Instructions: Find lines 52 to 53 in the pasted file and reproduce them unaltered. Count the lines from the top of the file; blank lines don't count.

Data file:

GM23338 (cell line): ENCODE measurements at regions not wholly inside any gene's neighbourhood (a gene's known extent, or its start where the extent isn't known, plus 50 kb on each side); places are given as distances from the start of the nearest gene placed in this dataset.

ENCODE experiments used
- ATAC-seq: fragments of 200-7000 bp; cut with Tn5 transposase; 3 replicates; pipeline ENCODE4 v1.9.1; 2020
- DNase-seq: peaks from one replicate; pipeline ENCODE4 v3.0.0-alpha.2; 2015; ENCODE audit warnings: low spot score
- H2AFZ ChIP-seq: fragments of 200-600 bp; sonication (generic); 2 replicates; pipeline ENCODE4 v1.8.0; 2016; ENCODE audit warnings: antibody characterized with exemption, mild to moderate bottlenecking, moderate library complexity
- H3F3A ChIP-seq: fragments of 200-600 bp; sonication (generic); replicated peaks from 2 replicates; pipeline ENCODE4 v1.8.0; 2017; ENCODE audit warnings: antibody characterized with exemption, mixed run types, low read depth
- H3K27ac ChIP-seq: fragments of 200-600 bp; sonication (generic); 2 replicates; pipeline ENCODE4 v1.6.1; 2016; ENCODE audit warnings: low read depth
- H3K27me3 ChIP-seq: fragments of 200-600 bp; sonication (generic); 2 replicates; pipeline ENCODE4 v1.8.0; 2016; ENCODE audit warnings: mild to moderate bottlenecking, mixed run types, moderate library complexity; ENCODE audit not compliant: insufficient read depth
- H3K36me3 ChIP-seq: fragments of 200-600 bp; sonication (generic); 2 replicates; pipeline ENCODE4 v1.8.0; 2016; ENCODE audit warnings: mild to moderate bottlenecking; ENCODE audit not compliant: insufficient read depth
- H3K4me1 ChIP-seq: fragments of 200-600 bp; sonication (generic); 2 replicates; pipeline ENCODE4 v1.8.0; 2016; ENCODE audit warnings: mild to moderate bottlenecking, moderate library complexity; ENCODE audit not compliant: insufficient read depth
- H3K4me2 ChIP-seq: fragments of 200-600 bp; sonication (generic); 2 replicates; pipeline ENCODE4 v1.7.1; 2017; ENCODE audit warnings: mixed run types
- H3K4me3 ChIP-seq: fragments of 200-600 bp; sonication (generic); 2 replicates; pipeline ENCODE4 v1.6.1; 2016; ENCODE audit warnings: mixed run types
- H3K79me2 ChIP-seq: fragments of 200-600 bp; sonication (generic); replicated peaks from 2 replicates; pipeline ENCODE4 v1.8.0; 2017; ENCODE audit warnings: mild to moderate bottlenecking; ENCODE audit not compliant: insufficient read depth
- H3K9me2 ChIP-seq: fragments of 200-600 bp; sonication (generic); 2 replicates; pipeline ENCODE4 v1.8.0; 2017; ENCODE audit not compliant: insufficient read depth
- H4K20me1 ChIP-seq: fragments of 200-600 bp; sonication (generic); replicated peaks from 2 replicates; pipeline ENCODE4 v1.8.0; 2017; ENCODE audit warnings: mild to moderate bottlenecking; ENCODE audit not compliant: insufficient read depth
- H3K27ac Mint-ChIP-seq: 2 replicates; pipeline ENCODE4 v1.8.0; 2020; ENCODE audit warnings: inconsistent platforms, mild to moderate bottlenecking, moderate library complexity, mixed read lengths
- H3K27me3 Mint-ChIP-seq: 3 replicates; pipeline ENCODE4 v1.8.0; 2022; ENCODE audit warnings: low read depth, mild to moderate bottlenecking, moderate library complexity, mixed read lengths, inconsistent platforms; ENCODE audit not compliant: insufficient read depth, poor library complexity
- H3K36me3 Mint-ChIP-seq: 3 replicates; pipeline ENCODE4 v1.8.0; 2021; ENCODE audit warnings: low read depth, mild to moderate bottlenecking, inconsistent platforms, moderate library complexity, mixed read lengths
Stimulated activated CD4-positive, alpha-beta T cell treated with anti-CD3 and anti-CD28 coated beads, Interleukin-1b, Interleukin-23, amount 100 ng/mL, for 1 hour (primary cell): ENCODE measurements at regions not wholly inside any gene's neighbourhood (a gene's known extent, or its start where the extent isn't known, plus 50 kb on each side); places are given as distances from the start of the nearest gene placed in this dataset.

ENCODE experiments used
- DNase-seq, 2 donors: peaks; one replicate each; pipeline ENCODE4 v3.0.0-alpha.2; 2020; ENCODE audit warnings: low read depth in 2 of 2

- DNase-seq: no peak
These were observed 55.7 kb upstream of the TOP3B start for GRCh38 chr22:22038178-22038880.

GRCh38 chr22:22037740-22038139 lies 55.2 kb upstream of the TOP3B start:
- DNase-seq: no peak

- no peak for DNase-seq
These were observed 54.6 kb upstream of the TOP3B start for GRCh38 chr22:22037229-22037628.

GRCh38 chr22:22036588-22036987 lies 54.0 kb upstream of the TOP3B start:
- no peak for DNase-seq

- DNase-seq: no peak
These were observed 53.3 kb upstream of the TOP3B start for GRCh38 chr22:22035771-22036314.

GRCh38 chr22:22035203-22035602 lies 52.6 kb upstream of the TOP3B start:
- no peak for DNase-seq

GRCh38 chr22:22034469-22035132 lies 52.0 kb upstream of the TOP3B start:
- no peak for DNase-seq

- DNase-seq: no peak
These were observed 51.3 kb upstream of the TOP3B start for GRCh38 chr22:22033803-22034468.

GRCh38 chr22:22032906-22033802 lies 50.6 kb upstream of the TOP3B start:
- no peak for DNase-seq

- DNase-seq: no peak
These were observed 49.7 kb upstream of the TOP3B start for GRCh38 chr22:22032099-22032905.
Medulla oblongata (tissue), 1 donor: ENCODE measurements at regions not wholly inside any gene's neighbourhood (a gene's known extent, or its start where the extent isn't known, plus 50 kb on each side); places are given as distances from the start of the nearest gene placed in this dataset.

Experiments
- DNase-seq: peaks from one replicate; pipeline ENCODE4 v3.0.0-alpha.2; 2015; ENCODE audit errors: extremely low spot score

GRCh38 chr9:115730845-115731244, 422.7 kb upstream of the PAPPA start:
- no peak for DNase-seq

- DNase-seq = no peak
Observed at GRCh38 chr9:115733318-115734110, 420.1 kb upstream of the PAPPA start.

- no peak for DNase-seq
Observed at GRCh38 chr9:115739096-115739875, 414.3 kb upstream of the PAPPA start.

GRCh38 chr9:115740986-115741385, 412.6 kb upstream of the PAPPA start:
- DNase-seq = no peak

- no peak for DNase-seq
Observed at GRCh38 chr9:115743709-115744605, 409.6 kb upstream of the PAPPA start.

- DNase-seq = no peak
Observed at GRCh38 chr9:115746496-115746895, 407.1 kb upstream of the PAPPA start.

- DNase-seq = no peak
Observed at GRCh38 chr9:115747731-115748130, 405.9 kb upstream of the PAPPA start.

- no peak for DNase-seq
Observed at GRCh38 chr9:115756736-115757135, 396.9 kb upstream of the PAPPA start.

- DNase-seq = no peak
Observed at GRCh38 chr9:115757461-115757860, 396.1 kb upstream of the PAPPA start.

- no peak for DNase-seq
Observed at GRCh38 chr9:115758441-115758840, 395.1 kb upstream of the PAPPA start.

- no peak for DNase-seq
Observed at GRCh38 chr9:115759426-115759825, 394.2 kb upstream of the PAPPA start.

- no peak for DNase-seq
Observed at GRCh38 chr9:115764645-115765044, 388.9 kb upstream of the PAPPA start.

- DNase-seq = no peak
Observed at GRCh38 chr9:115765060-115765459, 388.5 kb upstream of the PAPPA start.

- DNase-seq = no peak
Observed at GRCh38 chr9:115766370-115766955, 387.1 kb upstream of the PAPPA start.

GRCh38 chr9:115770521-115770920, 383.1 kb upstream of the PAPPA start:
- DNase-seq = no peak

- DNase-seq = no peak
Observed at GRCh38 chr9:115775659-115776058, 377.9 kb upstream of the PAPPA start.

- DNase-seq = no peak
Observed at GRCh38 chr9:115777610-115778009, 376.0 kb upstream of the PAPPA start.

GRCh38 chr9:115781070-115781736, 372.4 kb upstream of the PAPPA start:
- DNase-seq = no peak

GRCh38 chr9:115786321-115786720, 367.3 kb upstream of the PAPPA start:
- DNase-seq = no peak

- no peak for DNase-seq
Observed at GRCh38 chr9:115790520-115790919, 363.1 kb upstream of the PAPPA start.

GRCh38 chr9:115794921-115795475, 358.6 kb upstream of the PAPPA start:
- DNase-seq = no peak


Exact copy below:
- DNase-seq = no peak

- no peak for DNase-seq